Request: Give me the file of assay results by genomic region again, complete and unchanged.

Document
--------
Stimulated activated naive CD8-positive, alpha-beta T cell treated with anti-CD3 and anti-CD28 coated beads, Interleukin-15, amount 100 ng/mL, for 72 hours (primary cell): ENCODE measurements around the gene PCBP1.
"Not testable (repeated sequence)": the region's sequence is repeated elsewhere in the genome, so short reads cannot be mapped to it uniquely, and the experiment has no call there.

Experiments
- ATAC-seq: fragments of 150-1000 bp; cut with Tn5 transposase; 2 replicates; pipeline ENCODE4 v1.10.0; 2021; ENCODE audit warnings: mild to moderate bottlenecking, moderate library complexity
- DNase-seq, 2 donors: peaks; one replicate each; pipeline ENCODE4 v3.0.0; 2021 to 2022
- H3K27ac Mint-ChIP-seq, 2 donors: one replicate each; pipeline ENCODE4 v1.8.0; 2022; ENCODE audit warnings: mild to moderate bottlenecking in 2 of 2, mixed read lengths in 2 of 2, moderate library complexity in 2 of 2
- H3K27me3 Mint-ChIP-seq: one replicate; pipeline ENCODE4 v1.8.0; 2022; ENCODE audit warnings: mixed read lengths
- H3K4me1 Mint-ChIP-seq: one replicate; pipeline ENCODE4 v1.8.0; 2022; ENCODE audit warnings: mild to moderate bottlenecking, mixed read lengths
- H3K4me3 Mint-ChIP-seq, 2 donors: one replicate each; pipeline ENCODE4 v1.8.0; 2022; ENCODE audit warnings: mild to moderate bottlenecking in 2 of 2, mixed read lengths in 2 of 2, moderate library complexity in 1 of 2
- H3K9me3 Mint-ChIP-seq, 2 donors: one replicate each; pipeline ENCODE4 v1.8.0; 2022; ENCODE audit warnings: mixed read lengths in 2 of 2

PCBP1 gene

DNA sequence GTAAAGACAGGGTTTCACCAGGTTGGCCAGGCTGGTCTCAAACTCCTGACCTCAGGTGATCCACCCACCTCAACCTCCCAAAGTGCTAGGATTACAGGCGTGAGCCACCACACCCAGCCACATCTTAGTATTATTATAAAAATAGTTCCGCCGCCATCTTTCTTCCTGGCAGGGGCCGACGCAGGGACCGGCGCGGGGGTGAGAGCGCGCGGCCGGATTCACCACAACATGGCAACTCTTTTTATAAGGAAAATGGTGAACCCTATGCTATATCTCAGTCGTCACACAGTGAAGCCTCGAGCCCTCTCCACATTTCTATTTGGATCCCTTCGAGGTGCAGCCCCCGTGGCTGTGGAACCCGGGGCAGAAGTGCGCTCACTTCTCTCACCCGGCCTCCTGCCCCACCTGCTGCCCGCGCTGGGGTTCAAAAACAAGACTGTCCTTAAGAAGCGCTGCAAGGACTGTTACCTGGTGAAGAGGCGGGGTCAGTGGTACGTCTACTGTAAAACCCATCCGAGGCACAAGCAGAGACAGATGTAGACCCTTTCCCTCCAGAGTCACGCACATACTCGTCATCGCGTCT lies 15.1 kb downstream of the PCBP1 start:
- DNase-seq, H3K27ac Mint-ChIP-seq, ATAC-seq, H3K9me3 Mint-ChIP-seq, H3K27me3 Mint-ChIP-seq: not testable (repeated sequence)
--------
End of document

Stimulated activated naive CD8-positive, alpha-beta T cell treated with anti-CD3 and anti-CD28 coated beads, Interleukin-15, amount 100 ng/mL, for 72 hours (primary cell): ENCODE measurements around the gene PCBP1.
"Not testable (repeated sequence)": the region's sequence is repeated elsewhere in the genome, so short reads cannot be mapped to it uniquely, and the experiment has no call there.

Experiments
- ATAC-seq: fragments of 150-1000 bp; cut with Tn5 transposase; 2 replicates; pipeline ENCODE4 v1.10.0; 2021; ENCODE audit warnings: mild to moderate bottlenecking, moderate library complexity
- DNase-seq, 2 donors: peaks; one replicate each; pipeline ENCODE4 v3.0.0; 2021 to 2022
- H3K27ac Mint-ChIP-seq, 2 donors: one replicate each; pipeline ENCODE4 v1.8.0; 2022; ENCODE audit warnings: mild to moderate bottlenecking in 2 of 2, mixed read lengths in 2 of 2, moderate library complexity in 2 of 2
- H3K27me3 Mint-ChIP-seq: one replicate; pipeline ENCODE4 v1.8.0; 2022; ENCODE audit warnings: mixed read lengths
- H3K4me1 Mint-ChIP-seq: one replicate; pipeline ENCODE4 v1.8.0; 2022; ENCODE audit warnings: mild to moderate bottlenecking, mixed read lengths
- H3K4me3 Mint-ChIP-seq, 2 donors: one replicate each; pipeline ENCODE4 v1.8.0; 2022; ENCODE audit warnings: mild to moderate bottlenecking in 2 of 2, mixed read lengths in 2 of 2, moderate library complexity in 1 of 2
- H3K9me3 Mint-ChIP-seq, 2 donors: one replicate each; pipeline ENCODE4 v1.8.0; 2022; ENCODE audit warnings: mixed read lengths in 2 of 2

PCBP1 gene

DNA sequence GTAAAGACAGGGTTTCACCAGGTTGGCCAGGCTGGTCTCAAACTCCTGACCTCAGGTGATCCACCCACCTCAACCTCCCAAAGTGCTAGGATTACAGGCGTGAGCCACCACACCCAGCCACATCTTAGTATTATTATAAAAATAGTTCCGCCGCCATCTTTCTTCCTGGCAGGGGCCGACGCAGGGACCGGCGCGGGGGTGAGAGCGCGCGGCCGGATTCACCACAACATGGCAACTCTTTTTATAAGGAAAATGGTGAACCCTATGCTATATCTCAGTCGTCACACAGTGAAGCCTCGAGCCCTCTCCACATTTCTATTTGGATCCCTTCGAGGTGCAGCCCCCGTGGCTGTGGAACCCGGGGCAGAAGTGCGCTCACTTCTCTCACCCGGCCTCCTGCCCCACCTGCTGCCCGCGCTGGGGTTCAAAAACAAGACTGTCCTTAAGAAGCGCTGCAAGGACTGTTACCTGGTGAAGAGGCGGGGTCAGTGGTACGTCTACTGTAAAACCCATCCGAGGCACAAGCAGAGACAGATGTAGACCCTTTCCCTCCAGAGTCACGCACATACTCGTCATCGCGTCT lies 15.1 kb downstream of the PCBP1 start:
- DNase-seq, H3K27ac Mint-ChIP-seq, ATAC-seq, H3K9me3 Mint-ChIP-seq, H3K27me3 Mint-ChIP-seq: not testable (repeated sequence)